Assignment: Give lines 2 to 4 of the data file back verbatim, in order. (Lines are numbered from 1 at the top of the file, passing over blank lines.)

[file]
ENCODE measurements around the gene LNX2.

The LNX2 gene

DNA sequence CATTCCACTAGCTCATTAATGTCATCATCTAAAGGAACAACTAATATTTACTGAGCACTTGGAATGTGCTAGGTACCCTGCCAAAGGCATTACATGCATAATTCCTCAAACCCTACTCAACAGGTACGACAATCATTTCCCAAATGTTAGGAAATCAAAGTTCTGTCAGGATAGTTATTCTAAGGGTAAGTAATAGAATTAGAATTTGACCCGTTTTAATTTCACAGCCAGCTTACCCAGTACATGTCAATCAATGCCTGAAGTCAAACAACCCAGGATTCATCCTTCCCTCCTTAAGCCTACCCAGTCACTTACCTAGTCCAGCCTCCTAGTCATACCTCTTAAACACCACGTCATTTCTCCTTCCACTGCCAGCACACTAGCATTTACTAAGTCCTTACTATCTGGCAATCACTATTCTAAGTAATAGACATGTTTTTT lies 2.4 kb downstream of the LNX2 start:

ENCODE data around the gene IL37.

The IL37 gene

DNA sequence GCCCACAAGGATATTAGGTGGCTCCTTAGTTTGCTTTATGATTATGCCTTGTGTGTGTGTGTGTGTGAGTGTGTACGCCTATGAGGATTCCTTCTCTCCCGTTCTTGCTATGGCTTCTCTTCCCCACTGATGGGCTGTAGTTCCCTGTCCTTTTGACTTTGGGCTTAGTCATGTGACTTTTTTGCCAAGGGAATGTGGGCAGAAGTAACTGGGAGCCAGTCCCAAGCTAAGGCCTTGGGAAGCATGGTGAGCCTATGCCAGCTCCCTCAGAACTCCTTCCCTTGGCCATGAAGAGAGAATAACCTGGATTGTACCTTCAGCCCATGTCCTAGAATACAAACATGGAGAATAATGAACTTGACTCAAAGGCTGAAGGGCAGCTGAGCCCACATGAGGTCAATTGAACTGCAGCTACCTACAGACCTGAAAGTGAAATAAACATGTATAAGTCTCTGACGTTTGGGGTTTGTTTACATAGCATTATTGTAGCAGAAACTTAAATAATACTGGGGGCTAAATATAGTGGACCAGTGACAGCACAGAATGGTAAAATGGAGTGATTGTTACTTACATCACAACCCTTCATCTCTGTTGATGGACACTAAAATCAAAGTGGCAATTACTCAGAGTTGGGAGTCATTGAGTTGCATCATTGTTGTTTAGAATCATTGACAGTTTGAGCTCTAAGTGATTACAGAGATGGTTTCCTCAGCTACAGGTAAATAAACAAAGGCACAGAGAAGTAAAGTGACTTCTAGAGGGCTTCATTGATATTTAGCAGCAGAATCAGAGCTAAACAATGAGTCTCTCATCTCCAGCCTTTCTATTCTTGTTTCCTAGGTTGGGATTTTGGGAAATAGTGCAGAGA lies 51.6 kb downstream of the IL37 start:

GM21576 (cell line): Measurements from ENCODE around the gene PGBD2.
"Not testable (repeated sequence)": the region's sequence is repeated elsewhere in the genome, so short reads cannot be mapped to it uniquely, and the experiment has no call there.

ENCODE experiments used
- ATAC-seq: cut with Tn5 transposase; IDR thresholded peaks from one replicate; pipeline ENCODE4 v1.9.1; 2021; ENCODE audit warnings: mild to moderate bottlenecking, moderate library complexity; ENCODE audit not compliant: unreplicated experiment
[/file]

The LNX2 gene

DNA sequence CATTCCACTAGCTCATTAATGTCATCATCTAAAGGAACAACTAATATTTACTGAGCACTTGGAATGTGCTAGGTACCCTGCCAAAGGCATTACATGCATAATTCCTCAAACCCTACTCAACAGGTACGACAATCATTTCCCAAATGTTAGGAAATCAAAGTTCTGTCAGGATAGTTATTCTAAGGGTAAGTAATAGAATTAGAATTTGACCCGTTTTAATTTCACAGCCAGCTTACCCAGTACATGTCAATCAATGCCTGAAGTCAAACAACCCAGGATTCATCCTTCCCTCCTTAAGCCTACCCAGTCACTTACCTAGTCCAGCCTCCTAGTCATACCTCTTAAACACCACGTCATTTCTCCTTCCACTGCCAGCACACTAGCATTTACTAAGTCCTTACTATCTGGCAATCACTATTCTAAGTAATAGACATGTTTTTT lies 2.4 kb downstream of the LNX2 start:

ENCODE data around the gene IL37.